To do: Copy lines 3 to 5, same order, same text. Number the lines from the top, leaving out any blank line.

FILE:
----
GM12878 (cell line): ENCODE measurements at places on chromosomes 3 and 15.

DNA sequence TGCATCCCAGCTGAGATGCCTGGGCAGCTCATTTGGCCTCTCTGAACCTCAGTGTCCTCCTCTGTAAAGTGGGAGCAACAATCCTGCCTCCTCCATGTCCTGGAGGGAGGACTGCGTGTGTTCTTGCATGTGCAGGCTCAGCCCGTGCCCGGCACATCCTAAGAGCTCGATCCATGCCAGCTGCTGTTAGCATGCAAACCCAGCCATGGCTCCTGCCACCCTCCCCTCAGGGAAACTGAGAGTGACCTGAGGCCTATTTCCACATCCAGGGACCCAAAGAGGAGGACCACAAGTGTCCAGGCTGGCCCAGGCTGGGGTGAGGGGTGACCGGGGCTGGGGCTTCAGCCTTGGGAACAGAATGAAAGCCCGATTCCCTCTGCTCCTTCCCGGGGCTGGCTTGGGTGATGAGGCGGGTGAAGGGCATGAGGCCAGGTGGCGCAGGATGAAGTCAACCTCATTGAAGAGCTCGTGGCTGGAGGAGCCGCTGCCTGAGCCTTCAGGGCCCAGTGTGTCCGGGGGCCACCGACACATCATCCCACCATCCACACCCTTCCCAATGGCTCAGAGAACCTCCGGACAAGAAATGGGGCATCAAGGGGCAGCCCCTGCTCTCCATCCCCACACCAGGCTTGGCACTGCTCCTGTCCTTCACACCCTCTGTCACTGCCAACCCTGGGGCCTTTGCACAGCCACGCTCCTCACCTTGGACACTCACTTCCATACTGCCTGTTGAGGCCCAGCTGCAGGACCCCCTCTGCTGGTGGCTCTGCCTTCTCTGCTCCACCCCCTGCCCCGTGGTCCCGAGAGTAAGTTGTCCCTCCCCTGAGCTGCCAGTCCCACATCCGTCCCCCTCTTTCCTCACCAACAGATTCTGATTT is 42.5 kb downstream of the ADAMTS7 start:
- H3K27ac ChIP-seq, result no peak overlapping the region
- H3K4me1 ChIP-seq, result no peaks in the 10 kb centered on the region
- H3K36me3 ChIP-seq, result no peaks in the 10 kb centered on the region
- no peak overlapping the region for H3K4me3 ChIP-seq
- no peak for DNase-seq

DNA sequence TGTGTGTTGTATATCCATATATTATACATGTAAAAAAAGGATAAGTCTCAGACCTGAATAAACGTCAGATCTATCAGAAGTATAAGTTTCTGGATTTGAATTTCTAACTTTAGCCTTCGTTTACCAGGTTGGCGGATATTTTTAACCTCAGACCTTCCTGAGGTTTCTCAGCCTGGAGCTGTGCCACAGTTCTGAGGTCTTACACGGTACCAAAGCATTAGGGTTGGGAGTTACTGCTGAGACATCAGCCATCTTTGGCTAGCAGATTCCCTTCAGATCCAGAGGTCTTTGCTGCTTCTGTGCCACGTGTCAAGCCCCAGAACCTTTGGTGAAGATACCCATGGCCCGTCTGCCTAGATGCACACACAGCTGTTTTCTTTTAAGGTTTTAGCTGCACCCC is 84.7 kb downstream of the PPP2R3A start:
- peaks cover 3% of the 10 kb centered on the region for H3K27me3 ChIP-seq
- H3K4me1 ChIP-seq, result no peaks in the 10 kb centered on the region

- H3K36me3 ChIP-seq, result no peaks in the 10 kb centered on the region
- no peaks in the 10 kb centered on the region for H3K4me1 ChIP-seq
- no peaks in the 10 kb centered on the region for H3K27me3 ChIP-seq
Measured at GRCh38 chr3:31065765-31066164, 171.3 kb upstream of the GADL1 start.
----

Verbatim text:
- H3K27ac ChIP-seq, result no peak overlapping the region
- H3K4me1 ChIP-seq, result no peaks in the 10 kb centered on the region
- H3K36me3 ChIP-seq, result no peaks in the 10 kb centered on the region